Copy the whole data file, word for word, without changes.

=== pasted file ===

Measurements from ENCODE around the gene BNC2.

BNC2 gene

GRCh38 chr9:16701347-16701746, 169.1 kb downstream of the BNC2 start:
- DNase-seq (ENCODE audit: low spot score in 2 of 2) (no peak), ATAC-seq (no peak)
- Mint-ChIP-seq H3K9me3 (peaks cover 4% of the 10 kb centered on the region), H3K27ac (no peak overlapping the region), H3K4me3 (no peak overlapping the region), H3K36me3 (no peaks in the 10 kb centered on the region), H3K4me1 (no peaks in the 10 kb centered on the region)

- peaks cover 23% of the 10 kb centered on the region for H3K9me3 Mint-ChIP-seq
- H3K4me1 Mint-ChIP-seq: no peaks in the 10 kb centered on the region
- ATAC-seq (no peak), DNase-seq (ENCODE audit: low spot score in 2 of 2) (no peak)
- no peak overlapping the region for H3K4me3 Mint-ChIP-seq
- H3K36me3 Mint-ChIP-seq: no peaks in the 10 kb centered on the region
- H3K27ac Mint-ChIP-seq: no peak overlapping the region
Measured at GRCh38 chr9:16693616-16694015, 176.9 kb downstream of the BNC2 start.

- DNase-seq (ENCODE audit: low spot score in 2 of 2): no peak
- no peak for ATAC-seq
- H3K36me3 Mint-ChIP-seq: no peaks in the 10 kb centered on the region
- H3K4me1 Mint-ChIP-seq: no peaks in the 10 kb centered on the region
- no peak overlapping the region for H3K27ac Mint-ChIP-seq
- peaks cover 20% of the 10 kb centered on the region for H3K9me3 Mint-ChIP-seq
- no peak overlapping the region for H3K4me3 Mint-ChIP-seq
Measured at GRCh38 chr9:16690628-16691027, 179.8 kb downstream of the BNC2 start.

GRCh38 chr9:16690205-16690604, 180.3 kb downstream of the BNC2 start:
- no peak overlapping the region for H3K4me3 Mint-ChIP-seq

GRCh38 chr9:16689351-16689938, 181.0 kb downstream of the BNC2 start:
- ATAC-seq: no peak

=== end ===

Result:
Measurements from ENCODE around the gene BNC2.

BNC2 gene

GRCh38 chr9:16701347-16701746, 169.1 kb downstream of the BNC2 start:
- DNase-seq (ENCODE audit: low spot score in 2 of 2) (no peak), ATAC-seq (no peak)
- Mint-ChIP-seq H3K9me3 (peaks cover 4% of the 10 kb centered on the region), H3K27ac (no peak overlapping the region), H3K4me3 (no peak overlapping the region), H3K36me3 (no peaks in the 10 kb centered on the region), H3K4me1 (no peaks in the 10 kb centered on the region)

- peaks cover 23% of the 10 kb centered on the region for H3K9me3 Mint-ChIP-seq
- H3K4me1 Mint-ChIP-seq: no peaks in the 10 kb centered on the region
- ATAC-seq (no peak), DNase-seq (ENCODE audit: low spot score in 2 of 2) (no peak)
- no peak overlapping the region for H3K4me3 Mint-ChIP-seq
- H3K36me3 Mint-ChIP-seq: no peaks in the 10 kb centered on the region
- H3K27ac Mint-ChIP-seq: no peak overlapping the region
Measured at GRCh38 chr9:16693616-16694015, 176.9 kb downstream of the BNC2 start.

- DNase-seq (ENCODE audit: low spot score in 2 of 2): no peak
- no peak for ATAC-seq
- H3K36me3 Mint-ChIP-seq: no peaks in the 10 kb centered on the region
- H3K4me1 Mint-ChIP-seq: no peaks in the 10 kb centered on the region
- no peak overlapping the region for H3K27ac Mint-ChIP-seq
- peaks cover 20% of the 10 kb centered on the region for H3K9me3 Mint-ChIP-seq
- no peak overlapping the region for H3K4me3 Mint-ChIP-seq
Measured at GRCh38 chr9:16690628-16691027, 179.8 kb downstream of the BNC2 start.

GRCh38 chr9:16690205-16690604, 180.3 kb downstream of the BNC2 start:
- no peak overlapping the region for H3K4me3 Mint-ChIP-seq

GRCh38 chr9:16689351-16689938, 181.0 kb downstream of the BNC2 start:
- ATAC-seq: no peak